Simulation is Risky Business, but We Can Quantify The Error


Picture source:

Computer simulation is the most general-purpose tool an IE has for quantifying risk due to uncertainty.
In a simulation, the sources of uncertainty are represented by probability distributions, and these “input distributions” are often tuned by fitting them to historical data. Although any input distribution that is fit to a sample of data is an incomplete representation of reality, statistical theory is adept at measuring this error.

Unfortunately, it is the error in the simulation-based performance estimates, and ultimately in the decisions that the simulation supports, that matters, not the errors in the distributions

In “Quickly Assessing Contributions to Input Uncertainty,” doctoral student Eunhye Song and professor Barry L. Nelson from Northwestern University use bootstrapping to provide easy-to-automate methods that quantify the error due to using estimated input distributions, and they display this error via adjustments to the standard plus-or-minus confidence intervals that simulation users expect.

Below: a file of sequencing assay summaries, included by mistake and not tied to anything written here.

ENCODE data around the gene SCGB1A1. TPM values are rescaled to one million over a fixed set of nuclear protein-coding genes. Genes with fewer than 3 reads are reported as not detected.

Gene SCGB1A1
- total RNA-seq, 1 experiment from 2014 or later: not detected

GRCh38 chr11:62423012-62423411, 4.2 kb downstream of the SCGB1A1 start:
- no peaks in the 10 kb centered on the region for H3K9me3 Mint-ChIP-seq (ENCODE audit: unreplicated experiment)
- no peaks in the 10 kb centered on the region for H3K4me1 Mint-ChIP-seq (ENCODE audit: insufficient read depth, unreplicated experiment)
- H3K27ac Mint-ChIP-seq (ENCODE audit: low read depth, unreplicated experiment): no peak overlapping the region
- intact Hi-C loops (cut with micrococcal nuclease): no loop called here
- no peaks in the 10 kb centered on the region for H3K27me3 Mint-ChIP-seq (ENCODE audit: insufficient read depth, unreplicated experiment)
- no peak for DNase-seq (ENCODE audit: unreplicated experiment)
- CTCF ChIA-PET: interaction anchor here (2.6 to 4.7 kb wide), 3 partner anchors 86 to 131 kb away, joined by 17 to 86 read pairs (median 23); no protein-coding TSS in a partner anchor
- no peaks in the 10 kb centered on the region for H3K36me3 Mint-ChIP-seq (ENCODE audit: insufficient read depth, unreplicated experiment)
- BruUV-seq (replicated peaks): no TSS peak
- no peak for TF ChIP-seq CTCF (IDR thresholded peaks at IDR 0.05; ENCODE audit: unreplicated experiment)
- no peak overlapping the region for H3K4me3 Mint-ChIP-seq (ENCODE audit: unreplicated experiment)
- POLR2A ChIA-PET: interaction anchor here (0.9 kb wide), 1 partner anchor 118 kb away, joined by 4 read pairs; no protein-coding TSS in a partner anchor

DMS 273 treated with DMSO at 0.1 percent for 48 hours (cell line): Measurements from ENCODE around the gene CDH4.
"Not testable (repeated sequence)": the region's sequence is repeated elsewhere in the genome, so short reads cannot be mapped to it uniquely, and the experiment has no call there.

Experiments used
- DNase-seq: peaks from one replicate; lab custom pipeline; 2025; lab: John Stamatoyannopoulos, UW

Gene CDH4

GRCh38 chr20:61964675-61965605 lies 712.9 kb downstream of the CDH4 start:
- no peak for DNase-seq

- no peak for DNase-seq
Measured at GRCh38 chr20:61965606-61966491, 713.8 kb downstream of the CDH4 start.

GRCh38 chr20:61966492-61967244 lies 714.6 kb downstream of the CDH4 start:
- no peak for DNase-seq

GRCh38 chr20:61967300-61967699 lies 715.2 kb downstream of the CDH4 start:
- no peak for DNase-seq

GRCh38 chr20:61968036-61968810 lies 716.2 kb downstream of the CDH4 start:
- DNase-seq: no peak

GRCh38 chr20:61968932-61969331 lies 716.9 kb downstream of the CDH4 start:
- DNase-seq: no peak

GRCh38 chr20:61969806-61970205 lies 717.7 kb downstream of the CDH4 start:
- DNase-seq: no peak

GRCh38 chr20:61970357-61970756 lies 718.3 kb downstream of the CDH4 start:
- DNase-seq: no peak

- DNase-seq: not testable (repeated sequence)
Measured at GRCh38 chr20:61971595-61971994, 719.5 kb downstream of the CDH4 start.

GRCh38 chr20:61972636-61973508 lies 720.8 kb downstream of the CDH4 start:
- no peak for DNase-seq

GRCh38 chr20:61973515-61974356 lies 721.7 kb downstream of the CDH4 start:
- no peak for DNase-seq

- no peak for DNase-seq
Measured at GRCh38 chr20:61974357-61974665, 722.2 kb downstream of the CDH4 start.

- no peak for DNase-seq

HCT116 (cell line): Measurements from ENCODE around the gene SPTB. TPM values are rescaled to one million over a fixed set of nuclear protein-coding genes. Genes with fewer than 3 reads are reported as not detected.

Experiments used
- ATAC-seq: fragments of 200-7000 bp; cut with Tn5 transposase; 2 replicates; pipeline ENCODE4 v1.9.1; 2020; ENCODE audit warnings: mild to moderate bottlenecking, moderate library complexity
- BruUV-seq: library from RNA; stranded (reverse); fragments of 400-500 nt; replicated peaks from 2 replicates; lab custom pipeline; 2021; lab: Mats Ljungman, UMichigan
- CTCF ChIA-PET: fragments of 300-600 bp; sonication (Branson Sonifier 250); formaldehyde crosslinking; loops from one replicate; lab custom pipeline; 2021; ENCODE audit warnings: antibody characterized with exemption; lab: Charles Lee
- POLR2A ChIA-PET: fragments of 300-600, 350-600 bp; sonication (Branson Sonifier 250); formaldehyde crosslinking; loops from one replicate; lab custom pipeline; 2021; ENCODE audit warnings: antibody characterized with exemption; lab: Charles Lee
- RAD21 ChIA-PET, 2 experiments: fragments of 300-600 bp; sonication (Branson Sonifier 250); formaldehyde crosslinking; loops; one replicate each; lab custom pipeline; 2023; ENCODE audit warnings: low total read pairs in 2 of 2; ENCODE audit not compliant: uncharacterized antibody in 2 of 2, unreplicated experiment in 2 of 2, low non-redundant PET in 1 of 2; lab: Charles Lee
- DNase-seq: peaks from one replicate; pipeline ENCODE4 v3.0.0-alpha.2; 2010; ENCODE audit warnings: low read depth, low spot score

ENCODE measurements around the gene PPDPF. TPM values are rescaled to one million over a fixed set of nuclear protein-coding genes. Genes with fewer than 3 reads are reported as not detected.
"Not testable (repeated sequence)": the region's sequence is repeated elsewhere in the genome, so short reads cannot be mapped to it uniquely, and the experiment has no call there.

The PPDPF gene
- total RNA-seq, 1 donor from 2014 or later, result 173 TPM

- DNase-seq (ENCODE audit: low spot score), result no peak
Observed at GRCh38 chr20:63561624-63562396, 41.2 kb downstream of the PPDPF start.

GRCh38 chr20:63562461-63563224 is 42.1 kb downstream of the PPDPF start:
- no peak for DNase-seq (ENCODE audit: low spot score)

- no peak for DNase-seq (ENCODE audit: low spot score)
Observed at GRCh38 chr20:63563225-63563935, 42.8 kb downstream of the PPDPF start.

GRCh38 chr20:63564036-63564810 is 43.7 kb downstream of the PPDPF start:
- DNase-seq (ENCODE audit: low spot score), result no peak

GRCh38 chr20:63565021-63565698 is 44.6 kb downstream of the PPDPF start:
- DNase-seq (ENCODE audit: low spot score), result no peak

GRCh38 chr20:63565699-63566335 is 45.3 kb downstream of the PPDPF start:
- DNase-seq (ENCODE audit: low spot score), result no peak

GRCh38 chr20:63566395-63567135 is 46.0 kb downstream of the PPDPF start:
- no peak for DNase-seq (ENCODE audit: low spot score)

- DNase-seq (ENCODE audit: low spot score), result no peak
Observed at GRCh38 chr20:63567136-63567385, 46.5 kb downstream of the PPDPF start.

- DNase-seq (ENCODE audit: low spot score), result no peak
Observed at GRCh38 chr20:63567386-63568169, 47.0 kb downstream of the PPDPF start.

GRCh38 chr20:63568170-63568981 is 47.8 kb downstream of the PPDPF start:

Song and Nelson also derive the relative contribution of each input model to the overall error, such as the contribution of each time-to-failure distribution to overall flow-time uncertainty. This contribution information indicates where additional data collection would be most useful for reducing uncertainty. Simulation software company Simio LLC collaborated with Song and Nelson through the National Science Foundation’s Grant Opportunities for Academic Liaison with Industry program, and the methodology is now a standard tool in Simio, allowing users to quantify input risk as a routine step in their output analysis.